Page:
In-state cornerback recruit Theran Johnson's rise catching Notre Dame's attention

Carter Karels
South Bend Tribune

The third start of Theran Johnson’s high school career was one of nightmares.

As a sophomore at 5-foot-9, 160 pounds, the undersized Johnson had to cover a towering 6-1, 200-pound wide receiver in a game with high stakes. North Central faced its longtime rival across town in Indianapolis who ranked No. 1 in Class 6A: Warren Central. Both teams were undefeated.

How that receiver terrorized Johnson played a large part in Warren Central dismantling North Central 58-27. That receiver won the state title later that season and finished the 2019 cycle as a four-star recruit. That receiver signed with Purdue and claimed Big Ten Freshman of the Year honors last season.

That receiver was David Bell.

“That was rough,” said Johnson, a three-star cornerback in the 2021 recruiting class. “I remember everything from that game. That was a big learning experience.”

Johnson has come a long way since being torched that night for 230 yards and three touchdowns on 10 catches. Only until recently did his progress begin to show and pay dividends, however. This September has proven to be the most eventful month of Johnson’s otherwise tame recruitment.

Northwestern offered Johnson a scholarship during his unofficial visit on March 12. He verbally committed to the Wildcats on May 3. The COVID-19 pandemic limited Johnson’s opportunities to accrue more offers and improve his spot in the recruiting rankings by visiting campuses and impressing at recruiting camps.

Then Johnson flashed on film after starting his senior season last month. He’s tallied 20 tackles, one interception and two pass breakups through five games. He began playing more wide receiver and has recorded 22 catches for 332 yards and four touchdowns.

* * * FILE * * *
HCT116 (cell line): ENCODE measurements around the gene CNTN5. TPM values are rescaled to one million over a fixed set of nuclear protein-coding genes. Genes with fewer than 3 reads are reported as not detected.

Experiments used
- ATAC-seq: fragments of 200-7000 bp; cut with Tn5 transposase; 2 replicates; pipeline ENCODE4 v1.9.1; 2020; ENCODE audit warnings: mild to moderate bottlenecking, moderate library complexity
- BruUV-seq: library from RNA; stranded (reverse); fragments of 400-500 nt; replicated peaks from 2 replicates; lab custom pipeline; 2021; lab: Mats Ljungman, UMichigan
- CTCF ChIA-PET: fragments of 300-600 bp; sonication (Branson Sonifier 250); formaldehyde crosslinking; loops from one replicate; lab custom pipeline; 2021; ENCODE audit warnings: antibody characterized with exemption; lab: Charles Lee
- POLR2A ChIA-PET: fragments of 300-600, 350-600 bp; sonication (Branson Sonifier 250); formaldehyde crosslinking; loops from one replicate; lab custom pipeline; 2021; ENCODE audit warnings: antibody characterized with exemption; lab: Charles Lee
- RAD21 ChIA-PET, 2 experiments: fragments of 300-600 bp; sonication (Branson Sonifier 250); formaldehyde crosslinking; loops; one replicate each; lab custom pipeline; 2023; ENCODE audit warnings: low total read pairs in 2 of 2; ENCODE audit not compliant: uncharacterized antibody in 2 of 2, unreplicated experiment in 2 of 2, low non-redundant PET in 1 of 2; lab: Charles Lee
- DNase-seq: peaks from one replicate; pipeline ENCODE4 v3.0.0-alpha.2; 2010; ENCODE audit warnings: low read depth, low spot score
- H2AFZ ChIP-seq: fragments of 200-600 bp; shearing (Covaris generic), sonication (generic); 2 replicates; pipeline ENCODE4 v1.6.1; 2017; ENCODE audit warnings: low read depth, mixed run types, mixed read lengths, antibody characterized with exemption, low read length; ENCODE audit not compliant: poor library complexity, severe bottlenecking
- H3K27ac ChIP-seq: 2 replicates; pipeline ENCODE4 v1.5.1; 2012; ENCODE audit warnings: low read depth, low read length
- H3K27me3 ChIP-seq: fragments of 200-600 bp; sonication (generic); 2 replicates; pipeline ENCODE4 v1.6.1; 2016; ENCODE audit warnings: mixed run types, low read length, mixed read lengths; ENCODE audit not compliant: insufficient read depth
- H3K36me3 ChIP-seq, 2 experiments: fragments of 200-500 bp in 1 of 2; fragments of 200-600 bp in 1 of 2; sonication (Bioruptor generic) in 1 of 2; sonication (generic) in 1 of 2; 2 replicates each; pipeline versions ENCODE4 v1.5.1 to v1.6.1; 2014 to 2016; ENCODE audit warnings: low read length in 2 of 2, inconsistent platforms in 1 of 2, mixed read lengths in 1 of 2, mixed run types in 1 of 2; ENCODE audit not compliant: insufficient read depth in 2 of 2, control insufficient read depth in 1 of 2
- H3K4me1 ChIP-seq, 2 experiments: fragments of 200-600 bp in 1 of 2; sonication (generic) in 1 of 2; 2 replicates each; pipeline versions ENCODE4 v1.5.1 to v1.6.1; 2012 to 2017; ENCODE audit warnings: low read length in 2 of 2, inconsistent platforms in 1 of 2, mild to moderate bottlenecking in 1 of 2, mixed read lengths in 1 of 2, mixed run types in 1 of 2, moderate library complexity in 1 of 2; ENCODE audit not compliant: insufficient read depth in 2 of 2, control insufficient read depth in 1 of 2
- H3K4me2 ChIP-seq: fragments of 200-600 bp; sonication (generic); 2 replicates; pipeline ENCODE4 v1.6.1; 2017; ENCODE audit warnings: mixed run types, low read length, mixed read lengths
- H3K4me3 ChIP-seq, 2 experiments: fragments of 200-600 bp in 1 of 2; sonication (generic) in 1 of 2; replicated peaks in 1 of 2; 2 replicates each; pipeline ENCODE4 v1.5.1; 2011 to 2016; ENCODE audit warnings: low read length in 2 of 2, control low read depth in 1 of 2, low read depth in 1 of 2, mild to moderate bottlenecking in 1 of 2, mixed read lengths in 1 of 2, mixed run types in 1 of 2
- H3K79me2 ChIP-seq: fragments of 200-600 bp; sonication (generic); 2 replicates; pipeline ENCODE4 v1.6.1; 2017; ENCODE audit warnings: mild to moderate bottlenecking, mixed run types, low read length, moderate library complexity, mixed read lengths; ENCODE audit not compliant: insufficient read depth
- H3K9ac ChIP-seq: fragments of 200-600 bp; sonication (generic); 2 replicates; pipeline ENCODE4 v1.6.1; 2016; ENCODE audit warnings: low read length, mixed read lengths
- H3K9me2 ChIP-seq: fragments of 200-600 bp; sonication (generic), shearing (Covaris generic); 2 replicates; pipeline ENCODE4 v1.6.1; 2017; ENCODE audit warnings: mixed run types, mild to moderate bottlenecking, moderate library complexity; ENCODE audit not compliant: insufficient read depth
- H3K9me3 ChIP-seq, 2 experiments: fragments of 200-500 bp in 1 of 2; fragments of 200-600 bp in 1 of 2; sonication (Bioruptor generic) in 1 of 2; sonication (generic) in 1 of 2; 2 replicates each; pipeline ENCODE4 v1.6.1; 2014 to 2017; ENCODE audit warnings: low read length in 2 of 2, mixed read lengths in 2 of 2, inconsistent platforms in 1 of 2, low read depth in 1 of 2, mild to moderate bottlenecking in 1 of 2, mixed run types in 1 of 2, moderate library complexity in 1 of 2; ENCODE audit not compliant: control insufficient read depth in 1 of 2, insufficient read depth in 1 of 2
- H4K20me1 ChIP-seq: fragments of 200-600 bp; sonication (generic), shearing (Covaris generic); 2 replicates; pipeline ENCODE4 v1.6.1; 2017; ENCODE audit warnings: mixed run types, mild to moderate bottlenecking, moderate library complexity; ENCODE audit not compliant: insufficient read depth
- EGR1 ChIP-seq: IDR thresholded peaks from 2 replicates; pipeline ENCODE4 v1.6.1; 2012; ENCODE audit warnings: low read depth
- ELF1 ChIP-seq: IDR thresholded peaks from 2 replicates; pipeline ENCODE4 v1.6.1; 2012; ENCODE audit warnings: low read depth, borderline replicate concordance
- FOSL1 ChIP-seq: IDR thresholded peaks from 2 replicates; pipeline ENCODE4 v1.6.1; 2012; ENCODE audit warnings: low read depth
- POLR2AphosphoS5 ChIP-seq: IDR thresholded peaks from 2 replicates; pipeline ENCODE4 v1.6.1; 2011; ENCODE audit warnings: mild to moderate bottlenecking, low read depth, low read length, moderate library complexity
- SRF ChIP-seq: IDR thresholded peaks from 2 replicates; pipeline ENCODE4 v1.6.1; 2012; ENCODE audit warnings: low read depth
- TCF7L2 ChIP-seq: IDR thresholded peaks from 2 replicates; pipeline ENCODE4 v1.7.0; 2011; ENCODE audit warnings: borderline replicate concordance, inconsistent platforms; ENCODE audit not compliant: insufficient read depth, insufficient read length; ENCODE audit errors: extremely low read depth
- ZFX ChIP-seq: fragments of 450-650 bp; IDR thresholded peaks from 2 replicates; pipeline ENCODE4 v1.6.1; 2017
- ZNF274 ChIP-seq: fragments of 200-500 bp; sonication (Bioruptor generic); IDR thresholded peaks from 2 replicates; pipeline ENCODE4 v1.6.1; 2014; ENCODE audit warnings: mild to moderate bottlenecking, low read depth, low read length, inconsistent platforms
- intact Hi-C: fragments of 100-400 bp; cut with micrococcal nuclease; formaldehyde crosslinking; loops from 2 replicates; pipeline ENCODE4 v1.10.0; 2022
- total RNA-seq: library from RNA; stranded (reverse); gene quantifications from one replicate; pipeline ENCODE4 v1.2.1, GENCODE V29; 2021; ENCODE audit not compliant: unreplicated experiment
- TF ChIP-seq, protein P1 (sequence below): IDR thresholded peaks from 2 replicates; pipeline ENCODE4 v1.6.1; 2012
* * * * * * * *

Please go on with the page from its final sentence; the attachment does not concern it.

The Notre Dame coaching staff liked what they saw and became the second Power Five program to offer Johnson last Tuesday. At the time, Notre Dame appeared to be taking a chance on Johnson. He ranked as 247Sports’ No. 98 cornerback and No. 1,114 overall player in the class. Johnson has since significantly elevated in the rankings. He’s now No. 41 at that position and No. 543 overall. Rivals pegs Johnson as its No. 68 cornerback.

Cincinnati, Miami (Ohio), Ball State and Central Michigan are among Johnson’s other offers.

“Playing on the offensive side has really opened a lot of people’s eyes about how versatile I am,” Johnson said. “I can play a lot of different positions. I can play receiver, slot, safety, corner. That plays a big part in it, too. Just playing multiple positions and the confidence I built up over this summer has played a big part.”

The Irish project Johnson at corner but are open to him playing other positions. Their interest dates back to when defensive line coach Mike Elston watched Johnson practice in the spring of 2019. He marked him down as a player to watch.

North Central head football coach Kyle O’Shea said he heard from special teams coordinator Brian Polian earlier this month. Polian, Elston and defensive coordinator Clark Lea have since been involved with Johnson’s recruitment.